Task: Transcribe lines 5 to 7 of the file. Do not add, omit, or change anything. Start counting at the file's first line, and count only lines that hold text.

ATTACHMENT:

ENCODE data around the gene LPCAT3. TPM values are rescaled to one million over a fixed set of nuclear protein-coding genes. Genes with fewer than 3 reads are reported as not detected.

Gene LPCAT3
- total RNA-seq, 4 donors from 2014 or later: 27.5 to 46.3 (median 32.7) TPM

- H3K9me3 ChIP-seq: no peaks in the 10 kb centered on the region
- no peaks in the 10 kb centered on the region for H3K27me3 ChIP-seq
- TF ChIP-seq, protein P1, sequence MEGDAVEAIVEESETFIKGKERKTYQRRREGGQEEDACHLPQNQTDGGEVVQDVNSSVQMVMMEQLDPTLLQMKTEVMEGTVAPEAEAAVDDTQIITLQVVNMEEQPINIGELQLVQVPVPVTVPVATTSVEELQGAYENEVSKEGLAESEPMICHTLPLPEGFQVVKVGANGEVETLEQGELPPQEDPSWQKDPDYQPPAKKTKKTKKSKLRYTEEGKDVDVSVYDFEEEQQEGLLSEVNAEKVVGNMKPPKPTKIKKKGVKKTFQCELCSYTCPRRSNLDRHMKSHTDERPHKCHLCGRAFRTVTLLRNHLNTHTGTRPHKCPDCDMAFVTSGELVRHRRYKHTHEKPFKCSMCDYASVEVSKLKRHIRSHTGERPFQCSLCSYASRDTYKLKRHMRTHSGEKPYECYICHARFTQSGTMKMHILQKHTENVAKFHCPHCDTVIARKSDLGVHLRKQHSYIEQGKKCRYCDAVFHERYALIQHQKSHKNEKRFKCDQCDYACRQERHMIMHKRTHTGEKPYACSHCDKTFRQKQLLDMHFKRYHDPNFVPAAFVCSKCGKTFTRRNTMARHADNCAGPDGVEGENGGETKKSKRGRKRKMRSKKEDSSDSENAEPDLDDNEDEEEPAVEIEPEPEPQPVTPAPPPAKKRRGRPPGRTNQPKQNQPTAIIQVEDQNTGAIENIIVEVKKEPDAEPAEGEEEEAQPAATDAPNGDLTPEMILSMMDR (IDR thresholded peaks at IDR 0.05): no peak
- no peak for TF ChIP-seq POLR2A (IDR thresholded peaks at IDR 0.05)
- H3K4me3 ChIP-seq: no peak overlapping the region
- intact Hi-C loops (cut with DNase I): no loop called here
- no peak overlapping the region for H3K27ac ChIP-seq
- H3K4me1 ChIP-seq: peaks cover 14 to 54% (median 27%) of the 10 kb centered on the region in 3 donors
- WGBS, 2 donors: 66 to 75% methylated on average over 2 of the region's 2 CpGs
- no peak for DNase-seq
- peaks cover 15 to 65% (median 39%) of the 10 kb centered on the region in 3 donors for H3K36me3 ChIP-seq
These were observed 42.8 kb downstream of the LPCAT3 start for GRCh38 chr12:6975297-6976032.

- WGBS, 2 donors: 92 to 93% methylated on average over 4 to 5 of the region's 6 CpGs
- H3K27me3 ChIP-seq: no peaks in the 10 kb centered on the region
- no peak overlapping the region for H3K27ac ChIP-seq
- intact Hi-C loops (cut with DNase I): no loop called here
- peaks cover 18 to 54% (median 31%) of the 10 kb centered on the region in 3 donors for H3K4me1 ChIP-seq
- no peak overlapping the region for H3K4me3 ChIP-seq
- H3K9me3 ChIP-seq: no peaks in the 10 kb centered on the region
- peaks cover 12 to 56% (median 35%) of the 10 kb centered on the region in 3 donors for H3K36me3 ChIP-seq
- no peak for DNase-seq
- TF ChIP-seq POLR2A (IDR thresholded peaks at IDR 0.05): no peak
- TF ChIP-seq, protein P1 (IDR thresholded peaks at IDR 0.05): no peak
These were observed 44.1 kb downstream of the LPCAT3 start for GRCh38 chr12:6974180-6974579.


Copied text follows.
- no peaks in the 10 kb centered on the region for H3K27me3 ChIP-seq
- TF ChIP-seq, protein P1, sequence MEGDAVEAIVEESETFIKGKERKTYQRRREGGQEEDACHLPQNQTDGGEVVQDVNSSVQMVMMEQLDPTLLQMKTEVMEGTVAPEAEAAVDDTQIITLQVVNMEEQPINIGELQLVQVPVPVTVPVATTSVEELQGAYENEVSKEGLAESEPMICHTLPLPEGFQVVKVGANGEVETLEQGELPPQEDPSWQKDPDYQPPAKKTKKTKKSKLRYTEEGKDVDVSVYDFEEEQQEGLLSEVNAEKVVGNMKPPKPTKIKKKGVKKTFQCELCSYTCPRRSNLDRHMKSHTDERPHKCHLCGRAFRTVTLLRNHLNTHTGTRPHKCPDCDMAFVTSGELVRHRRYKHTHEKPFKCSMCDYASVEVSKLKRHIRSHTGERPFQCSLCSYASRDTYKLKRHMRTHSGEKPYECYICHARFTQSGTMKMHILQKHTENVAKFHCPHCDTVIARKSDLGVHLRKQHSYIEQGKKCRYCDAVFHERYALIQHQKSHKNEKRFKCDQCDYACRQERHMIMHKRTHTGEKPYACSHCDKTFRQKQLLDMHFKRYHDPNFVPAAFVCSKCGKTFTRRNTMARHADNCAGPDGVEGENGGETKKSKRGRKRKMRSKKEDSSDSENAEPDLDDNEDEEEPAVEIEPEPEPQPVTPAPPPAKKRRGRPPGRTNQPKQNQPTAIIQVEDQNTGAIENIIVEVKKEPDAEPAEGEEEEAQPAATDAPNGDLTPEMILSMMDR (IDR thresholded peaks at IDR 0.05): no peak
- no peak for TF ChIP-seq POLR2A (IDR thresholded peaks at IDR 0.05)